Amprius, which aims to develop longer-lasting batteries for devices such as smartphones, has raised $30 million in a Series C investment round led by SAIF Partners. Previous investors, including Kleiner Perkins, Google’s Eric Schmidt, Stanford University, Trident Capital, VantagePoint Capital Partners, and Chinergy Capital, also pumped in capital. The Sunnyvale-based company makes lithium-ion, rechargeable batteries and was founded by a Stanford Professor in 2008. Today’s funding is $5 million more than Amprius’ 2011, $25 million Series B.
Meanwhile, Durham’s Metabolon, Inc., which gives consumers a read on their health via metabolomics, received $15 million in Series E funding. Investors include Camden Partners, which led the round, as well as Sumitomo Corporation and previous backers Aurora Funds, Syngenta Ventures, Fulcrum Financial Partners, Fletcher Spaght, and Harris & Harris Group. Diagnostics seems an increasingly exciting area in healthcare for VC investment, as the rise of consumer-facing products like 23andMe (though currently shut down) attract media attention.
Whyd, the French music aggregator, received $700,000 in funding from private investors in France, and announced its music platform and community were officially open to the world. The website allows users to pull together playlists from the likes of YouTube and Soundcloud, and then share them with the community. The streaming space where music and technology converge has recently seen increased activity as competitors like Spotify raised a massive, $250 million round in November and Rdio expanded its platforms to 51 countries in December.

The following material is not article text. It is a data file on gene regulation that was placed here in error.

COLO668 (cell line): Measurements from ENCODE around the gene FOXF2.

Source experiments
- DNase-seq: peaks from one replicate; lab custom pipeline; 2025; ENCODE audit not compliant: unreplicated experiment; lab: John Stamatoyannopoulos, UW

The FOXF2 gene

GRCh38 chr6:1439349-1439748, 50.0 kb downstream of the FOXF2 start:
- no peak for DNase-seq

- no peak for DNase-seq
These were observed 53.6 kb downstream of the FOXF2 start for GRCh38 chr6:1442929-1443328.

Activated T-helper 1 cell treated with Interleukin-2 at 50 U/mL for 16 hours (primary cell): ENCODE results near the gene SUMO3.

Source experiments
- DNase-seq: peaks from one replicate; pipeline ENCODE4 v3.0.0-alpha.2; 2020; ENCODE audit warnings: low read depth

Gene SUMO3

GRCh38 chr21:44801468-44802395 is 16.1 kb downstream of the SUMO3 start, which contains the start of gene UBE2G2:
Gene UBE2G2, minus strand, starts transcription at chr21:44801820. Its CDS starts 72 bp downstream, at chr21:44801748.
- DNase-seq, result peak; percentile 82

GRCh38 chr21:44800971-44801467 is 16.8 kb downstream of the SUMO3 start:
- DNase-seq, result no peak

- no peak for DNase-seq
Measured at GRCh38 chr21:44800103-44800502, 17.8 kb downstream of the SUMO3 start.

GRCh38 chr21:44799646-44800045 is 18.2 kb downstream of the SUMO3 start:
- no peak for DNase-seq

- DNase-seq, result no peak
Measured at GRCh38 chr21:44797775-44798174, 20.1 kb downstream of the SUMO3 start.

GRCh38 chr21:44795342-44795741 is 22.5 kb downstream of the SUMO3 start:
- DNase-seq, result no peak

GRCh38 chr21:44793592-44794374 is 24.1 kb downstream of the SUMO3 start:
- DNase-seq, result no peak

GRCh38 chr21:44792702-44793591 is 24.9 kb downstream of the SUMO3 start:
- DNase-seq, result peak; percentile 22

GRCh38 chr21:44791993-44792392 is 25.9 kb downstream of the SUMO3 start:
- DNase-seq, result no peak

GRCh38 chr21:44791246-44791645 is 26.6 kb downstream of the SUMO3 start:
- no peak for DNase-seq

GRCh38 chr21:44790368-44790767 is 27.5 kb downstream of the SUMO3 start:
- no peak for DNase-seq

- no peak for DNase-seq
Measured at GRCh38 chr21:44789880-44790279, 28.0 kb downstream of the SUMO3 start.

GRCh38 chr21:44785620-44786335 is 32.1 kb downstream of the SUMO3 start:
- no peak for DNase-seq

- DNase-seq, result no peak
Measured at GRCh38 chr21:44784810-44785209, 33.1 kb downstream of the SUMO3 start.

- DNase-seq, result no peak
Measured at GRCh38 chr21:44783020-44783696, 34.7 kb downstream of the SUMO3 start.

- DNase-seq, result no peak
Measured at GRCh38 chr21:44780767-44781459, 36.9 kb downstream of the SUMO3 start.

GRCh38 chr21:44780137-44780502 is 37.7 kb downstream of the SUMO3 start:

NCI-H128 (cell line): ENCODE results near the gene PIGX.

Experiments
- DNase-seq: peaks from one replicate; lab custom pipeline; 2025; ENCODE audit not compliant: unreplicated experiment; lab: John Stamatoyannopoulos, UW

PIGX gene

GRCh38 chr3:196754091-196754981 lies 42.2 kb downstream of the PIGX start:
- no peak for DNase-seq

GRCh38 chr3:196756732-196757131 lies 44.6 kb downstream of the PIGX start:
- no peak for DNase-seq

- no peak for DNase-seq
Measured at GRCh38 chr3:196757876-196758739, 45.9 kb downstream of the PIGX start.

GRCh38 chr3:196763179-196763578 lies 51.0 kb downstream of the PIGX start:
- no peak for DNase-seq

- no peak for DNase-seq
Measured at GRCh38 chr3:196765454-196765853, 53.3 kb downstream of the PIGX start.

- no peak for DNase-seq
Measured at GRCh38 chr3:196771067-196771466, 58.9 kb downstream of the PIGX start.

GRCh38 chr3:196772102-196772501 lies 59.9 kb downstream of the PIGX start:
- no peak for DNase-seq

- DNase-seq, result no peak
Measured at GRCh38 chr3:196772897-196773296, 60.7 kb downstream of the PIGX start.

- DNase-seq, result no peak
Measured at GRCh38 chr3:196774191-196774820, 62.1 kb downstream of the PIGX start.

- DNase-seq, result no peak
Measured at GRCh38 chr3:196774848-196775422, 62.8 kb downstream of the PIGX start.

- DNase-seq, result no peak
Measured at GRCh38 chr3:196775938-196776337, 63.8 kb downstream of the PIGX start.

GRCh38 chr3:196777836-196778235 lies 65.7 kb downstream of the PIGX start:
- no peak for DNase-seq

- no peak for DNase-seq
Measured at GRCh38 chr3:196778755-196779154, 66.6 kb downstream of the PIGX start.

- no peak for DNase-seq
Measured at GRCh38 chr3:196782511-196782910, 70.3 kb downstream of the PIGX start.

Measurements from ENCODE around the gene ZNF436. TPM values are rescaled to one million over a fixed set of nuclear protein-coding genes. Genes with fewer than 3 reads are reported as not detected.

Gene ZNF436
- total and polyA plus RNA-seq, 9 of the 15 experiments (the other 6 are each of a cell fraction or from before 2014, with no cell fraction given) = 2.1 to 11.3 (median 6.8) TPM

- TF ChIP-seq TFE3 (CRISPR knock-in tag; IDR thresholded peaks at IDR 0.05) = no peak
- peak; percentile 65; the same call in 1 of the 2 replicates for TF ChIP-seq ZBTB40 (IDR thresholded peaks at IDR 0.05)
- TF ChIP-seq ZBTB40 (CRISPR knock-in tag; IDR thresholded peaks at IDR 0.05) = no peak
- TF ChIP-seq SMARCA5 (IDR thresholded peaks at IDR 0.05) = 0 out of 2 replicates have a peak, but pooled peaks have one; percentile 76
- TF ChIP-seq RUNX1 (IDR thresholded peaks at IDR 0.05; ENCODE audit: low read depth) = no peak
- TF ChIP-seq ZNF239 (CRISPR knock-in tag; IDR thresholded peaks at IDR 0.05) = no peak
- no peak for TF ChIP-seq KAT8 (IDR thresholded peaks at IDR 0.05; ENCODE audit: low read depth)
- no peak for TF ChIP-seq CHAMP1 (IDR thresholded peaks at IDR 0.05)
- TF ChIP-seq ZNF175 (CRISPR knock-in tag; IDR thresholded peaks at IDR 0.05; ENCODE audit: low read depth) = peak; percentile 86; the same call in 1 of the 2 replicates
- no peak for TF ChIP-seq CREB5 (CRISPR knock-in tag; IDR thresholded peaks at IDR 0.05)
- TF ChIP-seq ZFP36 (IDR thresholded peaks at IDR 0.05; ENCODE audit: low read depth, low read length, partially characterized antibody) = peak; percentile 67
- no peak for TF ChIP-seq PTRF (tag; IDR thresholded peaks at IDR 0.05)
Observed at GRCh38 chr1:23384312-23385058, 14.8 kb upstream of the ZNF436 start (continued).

Finally, OnTheGo Platforms, which seeks to integrate gesture-recognition into technology for smart glasses, has also raised $700,000 from Rogue Venture Partners, Social Leverage, SK Ventures, GMO Cloud and Portland Seed Fund, with a little less than half ($330,000) stemming from Foundry Group’s AngelList Syndicate. Some say wearables offers the tech industry’s best bet for continued growth and disruption as innovation in the smartphone space slows. However, analysts have found it difficult to estimate interest in smart glasses and watches, though companies like Jawbone, which produces fitness trackers, have seen heavy demand and upwards of $100 million by way of VC investment.
YP, America’s second-biggest mobile advertising company as reported by IDC, has picked up Sense Networks, Inc. for its mobile targeting solutions. Sense allows YP to deliver advertising based on a better sense of where customers are and of their actions. Owned by AT&T and Cerberus Capital Management, YP links customers with backyard markets through search, media and advertising. The company drives upwards of $1 billion digital ad revenue yearly, CEO David Krantz stated in a press release. Deal terms were not disclosed.